The Guardian view on Rishi Sunak’s energy plan: playing with fire

·3-min read
<span>Photograph: David Pearson/Alamy</span>
Photograph: David Pearson/Alamy

To say that Rishi Sunak’s government has chosen the “path of climate vandalism”, as Labour’s Ed Miliband did this week, is no exaggeration. The policies contained in the energy plan announced on Thursday are dangerous. They will significantly worsen the climate crisis that threatens to engulf us all, if the globally agreed target of limiting temperature rises to 1.5C is missed. Mr Sunak’s record on green policies in the Treasury was dismal. As prime minister, he is steering the UK even further away from the course towards speedy decarbonisation that we should be on. In the long term, climate will surely top the list of public policy failures during this long period of Tory government.

Hundreds of leading scientists wrote to Mr Sunak’s government this week, calling for an end to new oil and gas developments. The government is set to defy them with plans for a huge North Sea oilfield, which it attempts to justify on the grounds that it is investing £20bn (over 20 years) in carbon capture and storage (CCS) technology, in order to limit the damage caused. The scientists are right. The politicians and their fossil fuel industry backers are wrong. It is devastating that the UK is now trashing its own reputation for pioneering climate laws, which made national emissions reductions compulsory. Ministers have chosen risky, dirty energy over clean.

There are some measures in the package that can, and must, be built on in future. Public investment in CCS would be welcome if it were not being offered as an excuse to keep on pumping oil. Technologies that remove carbon from the atmosphere could help to avoid global heating’s worst effects. Carbon border taxes are a sensible mechanism to deter high-carbon imports, and the consultation on introducing these is welcome. Stronger emphasis from the Treasury on the need for private-sector investment in the green economy is helpful, and must be translated into workable policy.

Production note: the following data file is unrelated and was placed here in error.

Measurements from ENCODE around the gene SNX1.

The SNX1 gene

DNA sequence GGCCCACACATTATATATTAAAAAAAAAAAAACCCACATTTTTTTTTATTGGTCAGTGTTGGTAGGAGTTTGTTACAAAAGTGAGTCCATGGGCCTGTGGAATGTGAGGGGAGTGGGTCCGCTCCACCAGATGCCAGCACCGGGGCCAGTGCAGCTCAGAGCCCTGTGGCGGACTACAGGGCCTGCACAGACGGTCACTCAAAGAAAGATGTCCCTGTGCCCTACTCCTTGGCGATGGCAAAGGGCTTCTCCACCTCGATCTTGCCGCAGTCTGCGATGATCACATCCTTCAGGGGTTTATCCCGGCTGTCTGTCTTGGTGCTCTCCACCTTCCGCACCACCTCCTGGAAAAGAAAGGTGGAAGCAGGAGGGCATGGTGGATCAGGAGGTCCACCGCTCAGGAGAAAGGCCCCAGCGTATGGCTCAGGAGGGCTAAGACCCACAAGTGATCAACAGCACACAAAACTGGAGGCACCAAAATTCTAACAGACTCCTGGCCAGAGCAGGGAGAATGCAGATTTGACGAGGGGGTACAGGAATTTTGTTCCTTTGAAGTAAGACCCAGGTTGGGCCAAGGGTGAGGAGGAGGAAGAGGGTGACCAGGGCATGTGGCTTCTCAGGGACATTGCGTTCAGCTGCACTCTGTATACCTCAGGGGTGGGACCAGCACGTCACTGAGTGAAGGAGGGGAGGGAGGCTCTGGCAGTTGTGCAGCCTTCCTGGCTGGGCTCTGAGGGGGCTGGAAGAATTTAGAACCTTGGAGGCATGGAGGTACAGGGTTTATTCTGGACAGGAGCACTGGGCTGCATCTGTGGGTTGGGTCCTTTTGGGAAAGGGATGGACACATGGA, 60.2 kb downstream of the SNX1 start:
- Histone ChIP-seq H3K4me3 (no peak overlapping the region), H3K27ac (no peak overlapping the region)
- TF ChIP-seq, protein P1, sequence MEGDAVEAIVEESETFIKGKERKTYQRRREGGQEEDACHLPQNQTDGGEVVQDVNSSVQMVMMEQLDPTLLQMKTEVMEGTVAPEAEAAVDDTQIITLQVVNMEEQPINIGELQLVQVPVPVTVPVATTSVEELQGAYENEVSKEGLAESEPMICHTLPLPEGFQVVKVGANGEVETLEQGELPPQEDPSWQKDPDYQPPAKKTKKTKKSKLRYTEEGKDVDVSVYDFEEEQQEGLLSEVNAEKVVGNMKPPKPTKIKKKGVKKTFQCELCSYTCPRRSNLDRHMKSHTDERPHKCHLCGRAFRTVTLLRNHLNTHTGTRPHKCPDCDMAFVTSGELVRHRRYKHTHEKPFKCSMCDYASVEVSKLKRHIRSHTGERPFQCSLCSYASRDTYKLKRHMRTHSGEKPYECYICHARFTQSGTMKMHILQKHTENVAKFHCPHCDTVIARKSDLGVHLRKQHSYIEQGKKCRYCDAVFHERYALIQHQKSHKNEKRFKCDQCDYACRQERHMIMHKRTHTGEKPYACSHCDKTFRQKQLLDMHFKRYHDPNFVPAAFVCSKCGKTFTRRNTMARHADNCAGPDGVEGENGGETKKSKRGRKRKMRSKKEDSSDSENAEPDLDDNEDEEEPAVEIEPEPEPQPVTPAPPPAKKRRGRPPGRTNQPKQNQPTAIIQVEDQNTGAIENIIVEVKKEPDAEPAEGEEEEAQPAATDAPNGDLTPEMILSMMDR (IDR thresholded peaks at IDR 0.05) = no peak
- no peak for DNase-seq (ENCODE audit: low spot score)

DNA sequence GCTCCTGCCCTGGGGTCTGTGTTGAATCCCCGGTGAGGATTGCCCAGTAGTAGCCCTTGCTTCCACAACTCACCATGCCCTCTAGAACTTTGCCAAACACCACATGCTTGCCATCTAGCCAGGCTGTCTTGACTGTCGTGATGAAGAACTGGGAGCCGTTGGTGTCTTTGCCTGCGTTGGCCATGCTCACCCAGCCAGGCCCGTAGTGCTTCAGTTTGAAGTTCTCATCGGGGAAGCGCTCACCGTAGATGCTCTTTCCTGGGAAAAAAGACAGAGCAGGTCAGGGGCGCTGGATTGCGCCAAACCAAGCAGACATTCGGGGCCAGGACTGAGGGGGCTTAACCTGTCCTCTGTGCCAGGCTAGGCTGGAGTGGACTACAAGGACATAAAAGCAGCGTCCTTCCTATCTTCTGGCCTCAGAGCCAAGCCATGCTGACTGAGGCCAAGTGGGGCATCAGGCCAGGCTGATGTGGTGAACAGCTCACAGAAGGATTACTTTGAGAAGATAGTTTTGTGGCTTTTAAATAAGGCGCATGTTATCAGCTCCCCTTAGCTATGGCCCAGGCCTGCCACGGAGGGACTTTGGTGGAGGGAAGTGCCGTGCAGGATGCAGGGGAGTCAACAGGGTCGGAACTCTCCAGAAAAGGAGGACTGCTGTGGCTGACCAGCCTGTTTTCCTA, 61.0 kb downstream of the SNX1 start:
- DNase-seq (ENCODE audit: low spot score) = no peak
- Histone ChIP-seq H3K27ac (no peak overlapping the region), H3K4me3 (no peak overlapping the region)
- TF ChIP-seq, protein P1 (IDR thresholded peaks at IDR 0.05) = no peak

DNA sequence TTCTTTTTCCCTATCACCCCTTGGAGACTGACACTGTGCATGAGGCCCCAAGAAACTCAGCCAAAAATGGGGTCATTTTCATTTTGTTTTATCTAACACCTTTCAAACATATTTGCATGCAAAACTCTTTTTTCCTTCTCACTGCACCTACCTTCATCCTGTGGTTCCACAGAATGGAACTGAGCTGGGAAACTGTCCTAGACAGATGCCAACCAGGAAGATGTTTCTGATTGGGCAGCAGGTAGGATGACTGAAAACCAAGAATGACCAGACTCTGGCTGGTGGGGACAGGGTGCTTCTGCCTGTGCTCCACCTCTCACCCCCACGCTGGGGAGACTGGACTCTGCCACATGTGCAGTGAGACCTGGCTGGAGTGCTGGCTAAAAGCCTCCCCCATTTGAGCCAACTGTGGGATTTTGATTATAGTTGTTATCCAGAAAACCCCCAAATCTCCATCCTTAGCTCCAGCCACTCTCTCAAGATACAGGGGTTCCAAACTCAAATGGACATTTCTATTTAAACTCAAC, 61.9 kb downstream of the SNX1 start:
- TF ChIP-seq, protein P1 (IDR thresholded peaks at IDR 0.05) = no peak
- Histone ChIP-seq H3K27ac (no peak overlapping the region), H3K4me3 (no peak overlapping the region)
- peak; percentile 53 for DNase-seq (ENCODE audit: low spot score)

But the negatives of this plan far outweigh the positives. To prioritise investment in CCS technology that doesn’t yet exist over the scaling up of renewables can only be described as reckless. Other omissions include the refusal to ban flaring by oil and gas producers, or to lift fully the moratorium on onshore wind imposed under David Cameron. The decision not to bring forward a ban on new gas boilers is reprehensible – all the more so given that this was proposed by the Conservative former minister Chris Skidmore in a recent report on net zero policy. There is still no firm commitment to home insulation, or obligation for housebuilders to fit solar panels on roofs. Nor is there a plan to cut emissions from farming. Combined with the tilt of the whole plan towards continued dependence on fossil fuels, the misnamed “energy security” package is, in truth, a disastrous abdication of duty.

The UK is far from alone in its failure to deliver on climate policies. President Joe Biden’s Inflation Reduction Act includes £370bn in clean energy spending, but his administration approved a colossal oil drilling project earlier this month. The rich developed nations that bear most responsibility for the climate crisis have yet to take the decisive action to end fossil fuel dependence and make the transition to the renewable sources and more manageable demand that the world needs. Until they do, the threat level will keep on rising – along with the growing instability to which it is tied.